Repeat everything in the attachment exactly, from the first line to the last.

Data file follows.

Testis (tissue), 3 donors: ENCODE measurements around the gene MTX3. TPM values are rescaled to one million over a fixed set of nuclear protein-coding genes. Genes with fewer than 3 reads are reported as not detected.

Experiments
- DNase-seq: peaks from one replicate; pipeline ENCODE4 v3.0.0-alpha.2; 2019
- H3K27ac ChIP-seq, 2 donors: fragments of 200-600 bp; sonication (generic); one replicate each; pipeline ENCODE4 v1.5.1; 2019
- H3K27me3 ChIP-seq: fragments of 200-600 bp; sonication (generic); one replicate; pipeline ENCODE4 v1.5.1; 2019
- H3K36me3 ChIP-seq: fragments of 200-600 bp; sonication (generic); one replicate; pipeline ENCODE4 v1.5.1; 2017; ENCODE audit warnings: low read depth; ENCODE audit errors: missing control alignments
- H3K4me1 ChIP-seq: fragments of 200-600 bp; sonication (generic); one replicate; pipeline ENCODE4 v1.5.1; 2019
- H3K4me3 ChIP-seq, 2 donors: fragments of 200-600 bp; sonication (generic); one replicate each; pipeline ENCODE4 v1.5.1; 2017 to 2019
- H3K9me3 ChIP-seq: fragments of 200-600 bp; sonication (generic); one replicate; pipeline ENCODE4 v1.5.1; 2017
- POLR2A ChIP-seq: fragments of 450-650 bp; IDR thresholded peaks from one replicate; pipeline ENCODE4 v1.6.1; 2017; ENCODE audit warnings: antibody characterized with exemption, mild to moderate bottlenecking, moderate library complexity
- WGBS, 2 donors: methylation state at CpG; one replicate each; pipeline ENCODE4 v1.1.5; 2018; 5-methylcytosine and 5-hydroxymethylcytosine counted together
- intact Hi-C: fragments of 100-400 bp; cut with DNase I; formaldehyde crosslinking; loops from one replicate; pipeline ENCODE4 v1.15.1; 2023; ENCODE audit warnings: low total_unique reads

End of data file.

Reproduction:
Testis (tissue), 3 donors: ENCODE measurements around the gene MTX3. TPM values are rescaled to one million over a fixed set of nuclear protein-coding genes. Genes with fewer than 3 reads are reported as not detected.

Experiments
- DNase-seq: peaks from one replicate; pipeline ENCODE4 v3.0.0-alpha.2; 2019
- H3K27ac ChIP-seq, 2 donors: fragments of 200-600 bp; sonication (generic); one replicate each; pipeline ENCODE4 v1.5.1; 2019
- H3K27me3 ChIP-seq: fragments of 200-600 bp; sonication (generic); one replicate; pipeline ENCODE4 v1.5.1; 2019
- H3K36me3 ChIP-seq: fragments of 200-600 bp; sonication (generic); one replicate; pipeline ENCODE4 v1.5.1; 2017; ENCODE audit warnings: low read depth; ENCODE audit errors: missing control alignments
- H3K4me1 ChIP-seq: fragments of 200-600 bp; sonication (generic); one replicate; pipeline ENCODE4 v1.5.1; 2019
- H3K4me3 ChIP-seq, 2 donors: fragments of 200-600 bp; sonication (generic); one replicate each; pipeline ENCODE4 v1.5.1; 2017 to 2019
- H3K9me3 ChIP-seq: fragments of 200-600 bp; sonication (generic); one replicate; pipeline ENCODE4 v1.5.1; 2017
- POLR2A ChIP-seq: fragments of 450-650 bp; IDR thresholded peaks from one replicate; pipeline ENCODE4 v1.6.1; 2017; ENCODE audit warnings: antibody characterized with exemption, mild to moderate bottlenecking, moderate library complexity
- WGBS, 2 donors: methylation state at CpG; one replicate each; pipeline ENCODE4 v1.1.5; 2018; 5-methylcytosine and 5-hydroxymethylcytosine counted together
- intact Hi-C: fragments of 100-400 bp; cut with DNase I; formaldehyde crosslinking; loops from one replicate; pipeline ENCODE4 v1.15.1; 2023; ENCODE audit warnings: low total_unique reads